Marco Gonzales goes 4-0 while the Mariners double Kansas City, improve to 11-2



POINT OF SCORE

KANSAS CITY, Mo. – By the unwritten and often interpretative standards that baseball players use when defining a starting pitcher as an "ace", Marco Gonzales is likely not to meet the high criteria.

It is a title reserved for the royalty of pitching.

But in terms of mentality and responsibility, Gonzales is the "ace" of the Mariners as his first starter and offered another reason why manager Scott Servais and general manager Jerry Dipoto pushed him into that position.

With a bullpen heavily taxed by the start of an entry by Felix Hernandez the day before and a rookie who has never thrown a pitch in the big leagues game that served as a relief, Gonzales approached the mound knowing that his team needed and I expected to get at least six entries from him. When you throw at the top of the rotation, these are your obligations.

Gonzales gave the Mariners what they needed in a 6-3 victory over the Royals, giving the Mariners six innings of work, allowing three runs (two deserved) on six hits with two walks and five strikeouts. The Mariners improved to 11-2 while continuing their record.

"I thought he threw the ball really well," manager Scott Servais said. "He emptied the tank. "We were trying to get him a couple more outs in the seventh since they were limited in the bullpen tonight."

Gonzales knew what was expected of him.

"I think after (on Monday), I think I should go out and give my team what it needs," he said. "During the game, you're just trying to concentrate on the next inning and one after the other. I was lucky to go from the sixth to the seventh. "

Gonzales pushed his record to 4-0 in four starts. The last pitcher in Seattle to start 4-0 in four starts was Rick Honeycutt, who had 6-0 in six starts to start the 1980 season.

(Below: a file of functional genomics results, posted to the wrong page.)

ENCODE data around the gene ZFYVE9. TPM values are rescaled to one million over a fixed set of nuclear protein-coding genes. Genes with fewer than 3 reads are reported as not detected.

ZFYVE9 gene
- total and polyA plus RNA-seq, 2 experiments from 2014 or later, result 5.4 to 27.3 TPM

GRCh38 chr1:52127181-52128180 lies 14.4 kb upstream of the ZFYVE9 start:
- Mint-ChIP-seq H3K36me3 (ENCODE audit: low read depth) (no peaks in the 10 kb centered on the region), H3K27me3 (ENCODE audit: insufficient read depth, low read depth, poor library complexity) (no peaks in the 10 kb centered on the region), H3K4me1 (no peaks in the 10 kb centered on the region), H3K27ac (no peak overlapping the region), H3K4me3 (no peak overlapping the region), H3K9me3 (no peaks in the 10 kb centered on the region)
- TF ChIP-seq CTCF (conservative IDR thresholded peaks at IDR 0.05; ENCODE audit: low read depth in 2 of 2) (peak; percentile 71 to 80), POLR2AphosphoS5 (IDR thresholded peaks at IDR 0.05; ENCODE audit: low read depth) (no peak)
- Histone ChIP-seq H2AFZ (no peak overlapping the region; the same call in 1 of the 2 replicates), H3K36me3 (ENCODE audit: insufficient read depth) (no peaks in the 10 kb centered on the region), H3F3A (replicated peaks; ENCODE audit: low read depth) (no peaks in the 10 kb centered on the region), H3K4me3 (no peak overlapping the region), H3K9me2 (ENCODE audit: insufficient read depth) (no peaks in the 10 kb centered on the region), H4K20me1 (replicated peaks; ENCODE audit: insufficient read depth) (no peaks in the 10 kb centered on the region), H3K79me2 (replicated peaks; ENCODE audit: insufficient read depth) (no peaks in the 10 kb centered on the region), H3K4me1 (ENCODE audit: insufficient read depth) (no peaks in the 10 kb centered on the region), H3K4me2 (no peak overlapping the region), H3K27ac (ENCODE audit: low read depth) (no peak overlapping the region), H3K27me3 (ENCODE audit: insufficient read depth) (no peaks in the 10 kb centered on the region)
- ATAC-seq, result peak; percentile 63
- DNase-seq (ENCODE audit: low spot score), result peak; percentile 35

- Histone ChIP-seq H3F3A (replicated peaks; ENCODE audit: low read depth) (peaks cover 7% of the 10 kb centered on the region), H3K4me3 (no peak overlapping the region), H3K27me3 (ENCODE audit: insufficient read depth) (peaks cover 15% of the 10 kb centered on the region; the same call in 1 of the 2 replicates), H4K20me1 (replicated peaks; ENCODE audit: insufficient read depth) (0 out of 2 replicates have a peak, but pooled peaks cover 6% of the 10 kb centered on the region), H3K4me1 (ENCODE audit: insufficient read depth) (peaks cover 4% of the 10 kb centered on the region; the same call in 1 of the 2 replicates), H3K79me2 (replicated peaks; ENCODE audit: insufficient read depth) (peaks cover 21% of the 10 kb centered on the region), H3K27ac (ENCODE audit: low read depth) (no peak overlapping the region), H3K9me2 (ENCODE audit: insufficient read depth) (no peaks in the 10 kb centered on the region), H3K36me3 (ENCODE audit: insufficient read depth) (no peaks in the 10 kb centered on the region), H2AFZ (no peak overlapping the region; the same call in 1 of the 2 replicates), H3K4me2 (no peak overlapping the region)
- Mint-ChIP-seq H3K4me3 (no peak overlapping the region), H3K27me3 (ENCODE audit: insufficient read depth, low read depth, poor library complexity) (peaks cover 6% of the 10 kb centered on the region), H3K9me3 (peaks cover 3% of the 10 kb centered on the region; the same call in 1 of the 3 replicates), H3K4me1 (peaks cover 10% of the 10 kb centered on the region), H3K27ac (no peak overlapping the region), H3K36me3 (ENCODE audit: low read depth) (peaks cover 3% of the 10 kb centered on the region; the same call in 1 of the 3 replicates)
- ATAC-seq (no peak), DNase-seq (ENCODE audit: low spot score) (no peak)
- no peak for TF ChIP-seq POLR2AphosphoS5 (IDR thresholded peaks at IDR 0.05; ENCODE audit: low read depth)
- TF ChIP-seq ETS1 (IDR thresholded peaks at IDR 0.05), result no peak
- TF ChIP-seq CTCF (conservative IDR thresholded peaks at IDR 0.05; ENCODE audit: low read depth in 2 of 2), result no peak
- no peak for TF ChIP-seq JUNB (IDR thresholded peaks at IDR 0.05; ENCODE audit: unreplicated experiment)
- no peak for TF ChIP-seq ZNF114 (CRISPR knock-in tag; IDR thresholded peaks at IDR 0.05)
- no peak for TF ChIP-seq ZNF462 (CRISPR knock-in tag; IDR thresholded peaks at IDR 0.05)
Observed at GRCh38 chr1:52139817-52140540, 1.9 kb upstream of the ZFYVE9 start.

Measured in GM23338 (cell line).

Do you mind a 4-0 record?

"Not much for me," he said. "I'm pretty team oriented, I love that we're hitting bats, I support the race, I think that's the story for the start of the season, it's quite comforting to take the mound when you know how our guys are swinging it."

As for the offense, yes, the Mariners extended their home run streak to 13 consecutive games with a dinger thanks to Jay Bruce's solo homer in left field in the first inning of Royals starter Jakob Junis. The seventh homer of Bruce's season was the Mariners' 33rd homer in 13 games, which is the highest in the American League. The 33 homers in 13 games are tied for the most in MLB history with the 2000 Cardinals.

"Home runs are fun," said Bruce. "I say it's the best 20 seconds in baseball because you literally can not get knocked out when you run the bases." But I do not think we're paying attention to the home run. It is not something that worries us. It's just the profile of some of our hitters. We're just trying to be consistent and get a good shot to hit. "

But tonight, with a steady breeze swirling around Kauffman Stadium, the Mariners did not hit their opponents in presentations with base runners and bombs. Bruce's home run was his only long ball of the night. Yes, you can still win a game despite not hitting several homers and scoring in two digits. Seattle showed some versatility in offense.